Not all of your clients ought to receive the same benefits. Customers who spend more money ought to be paid more as well. The introduction of three or five customer tiers followed by an increase in the loyalty cash back value per tier is the right course to take. Members receive immediate status thanks to tiers, which also lay out doable objectives. Industry norms state that the cash back percentage starts at 1% and rises to 5% for higher tiers. Naturally, your profit margin and the tactics of your competitors affect how much cash back you should receive. According to Laura Gardiner, a customer loyalty and engagement strategist, in the event of businesses with large profit margins, this amount can go as high as 10%.
- Create the programme for your top clients.
At Antavo, we’ve noticed that it’s a common error for marketers to use their loyalty programmes for recruitment. Even though that could be a part of your plan, this kind of thinking is incorrect! Those who already know you and are among your greatest clients could benefit from loyalty programmes. Therefore, when you begin planning it, create it primarily for them. Why? Because they are the most valued and responsive consumers, your best customers should be highly engaged in your loyalty programme. Not to mention that if your greatest clients are happy with your programme, your loyalty strategy is guaranteed to rapidly pay off. From then, how you publicise your loyalty programme will determine everything.
- Begin partner campaigns or programmes.
Offer the goods or services of other brands to give your customers more value. You gain reputation, especially if you can work with a brand that is well-known and respected by your target audience. Of course, there are situations in which you lack sufficient knowledge of your consumers’ preferences. In these circumstances, you can follow these three steps:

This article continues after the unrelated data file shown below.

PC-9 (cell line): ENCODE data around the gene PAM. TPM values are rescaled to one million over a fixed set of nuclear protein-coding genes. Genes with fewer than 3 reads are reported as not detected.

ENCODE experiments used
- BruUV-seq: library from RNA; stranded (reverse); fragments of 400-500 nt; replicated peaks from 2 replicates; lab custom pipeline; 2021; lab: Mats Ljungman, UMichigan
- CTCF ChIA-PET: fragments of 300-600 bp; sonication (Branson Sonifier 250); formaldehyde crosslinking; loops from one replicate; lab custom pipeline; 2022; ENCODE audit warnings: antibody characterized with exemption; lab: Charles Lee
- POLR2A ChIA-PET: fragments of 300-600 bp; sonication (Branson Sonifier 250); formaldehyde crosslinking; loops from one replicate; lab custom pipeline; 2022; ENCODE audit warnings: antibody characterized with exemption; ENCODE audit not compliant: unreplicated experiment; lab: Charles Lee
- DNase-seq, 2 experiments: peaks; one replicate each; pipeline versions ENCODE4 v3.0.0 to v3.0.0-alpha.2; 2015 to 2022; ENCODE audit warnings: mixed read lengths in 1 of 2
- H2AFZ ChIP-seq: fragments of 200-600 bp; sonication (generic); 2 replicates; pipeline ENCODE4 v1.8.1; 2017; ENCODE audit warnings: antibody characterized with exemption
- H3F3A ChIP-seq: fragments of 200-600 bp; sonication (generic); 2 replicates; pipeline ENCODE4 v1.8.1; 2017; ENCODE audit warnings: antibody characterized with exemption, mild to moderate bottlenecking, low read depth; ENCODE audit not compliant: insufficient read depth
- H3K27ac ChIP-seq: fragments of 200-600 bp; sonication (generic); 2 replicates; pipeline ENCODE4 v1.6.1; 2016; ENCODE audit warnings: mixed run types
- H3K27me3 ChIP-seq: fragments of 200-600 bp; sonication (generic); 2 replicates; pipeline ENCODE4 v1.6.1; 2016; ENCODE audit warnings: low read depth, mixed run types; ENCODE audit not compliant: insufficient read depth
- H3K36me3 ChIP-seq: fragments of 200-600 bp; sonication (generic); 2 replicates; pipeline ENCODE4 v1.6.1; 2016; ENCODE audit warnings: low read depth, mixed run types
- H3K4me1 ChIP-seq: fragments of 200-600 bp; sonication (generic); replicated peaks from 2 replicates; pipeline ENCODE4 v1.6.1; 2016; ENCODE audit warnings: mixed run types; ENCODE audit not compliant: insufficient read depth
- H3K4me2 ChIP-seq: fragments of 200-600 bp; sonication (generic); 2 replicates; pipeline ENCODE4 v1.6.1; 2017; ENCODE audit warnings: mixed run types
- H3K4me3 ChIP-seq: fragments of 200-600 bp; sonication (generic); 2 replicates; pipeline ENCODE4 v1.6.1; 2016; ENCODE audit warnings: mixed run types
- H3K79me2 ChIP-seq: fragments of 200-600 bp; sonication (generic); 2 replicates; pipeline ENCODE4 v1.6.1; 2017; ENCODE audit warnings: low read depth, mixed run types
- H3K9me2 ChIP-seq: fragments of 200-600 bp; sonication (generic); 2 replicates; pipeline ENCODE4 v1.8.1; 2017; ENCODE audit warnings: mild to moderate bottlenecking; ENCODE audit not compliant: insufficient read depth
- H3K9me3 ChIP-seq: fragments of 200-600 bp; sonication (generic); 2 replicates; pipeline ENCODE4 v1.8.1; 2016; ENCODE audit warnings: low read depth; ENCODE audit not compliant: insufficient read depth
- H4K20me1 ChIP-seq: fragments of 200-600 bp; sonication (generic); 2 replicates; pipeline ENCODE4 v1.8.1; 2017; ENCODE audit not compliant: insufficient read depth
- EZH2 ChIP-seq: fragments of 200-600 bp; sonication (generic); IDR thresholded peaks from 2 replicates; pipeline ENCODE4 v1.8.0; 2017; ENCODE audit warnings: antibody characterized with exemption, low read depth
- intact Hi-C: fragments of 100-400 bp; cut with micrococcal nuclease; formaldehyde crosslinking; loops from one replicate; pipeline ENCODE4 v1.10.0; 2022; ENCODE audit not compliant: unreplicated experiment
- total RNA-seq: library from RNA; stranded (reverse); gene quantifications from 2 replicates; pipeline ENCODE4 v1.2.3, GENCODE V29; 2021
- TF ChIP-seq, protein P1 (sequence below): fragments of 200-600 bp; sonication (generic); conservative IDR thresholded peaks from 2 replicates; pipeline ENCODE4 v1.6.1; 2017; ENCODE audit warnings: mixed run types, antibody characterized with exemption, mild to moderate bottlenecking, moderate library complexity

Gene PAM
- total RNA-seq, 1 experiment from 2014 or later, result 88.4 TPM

a) In a survey, ask them
Asking loyalty programme participants directly about their preferences is a typical method of gathering information about them. You can give customers more loyalty points for completing surveys, or you can do what Fabletics did and incorporate questions into the signup process.
b) Conduct a co-branded, time-sensitive promotion.
Since you now have the information, you may determine, for instance, what kinds of pertinent items your clients would find interesting in addition to those you currently sell. The jewellery company Hermès also made effective use of this knowledge. They prepared a joint marketing effort with renowned auction house Heritage Auctions. Hermès offered double points to loyalty members who made a purchase from a limited-edition handbag collection online for a period of 72 hours.
c) Provide the opportunity to accumulate loyalty points with other brands.
Here, Lancôme, a retailer of cosmetics, is a true leader. The business allows its devoted customers to accrue points, and as a result, discounts, for other businesses like Gilt. Another option is for businesses to buy credits (also known as loyalty points) from other businesses to use as incentives for their clients. In the latter instance, the circumstance is advantageous to both parties. The buyer of the credits can acquire credits at a lesser price, similar to a bulk discount, and the owner of the credits has the opportunity to be marketed within a specific target group.
- Position yourself as an expert.
Driving customers into your physical store can be the most difficult aspect of an online loyalty programme. But in this case, throwing a “wine night” or “bring your lover party” for loyalty members can help them make wonderful in-store memories and have a good time. This trend could be greatly accelerated by new technology! Imagine a treasure hunt that customers could participate in in-store using only their phones! Thanks to beacon technology, they can receive in-store notifications about special offers, such as “Buy a red dress to earn double loyalty points during your visit.” Everything revolves around thrills and unique experiences to give clients the impression that the environment you create for shopping is worthwhile.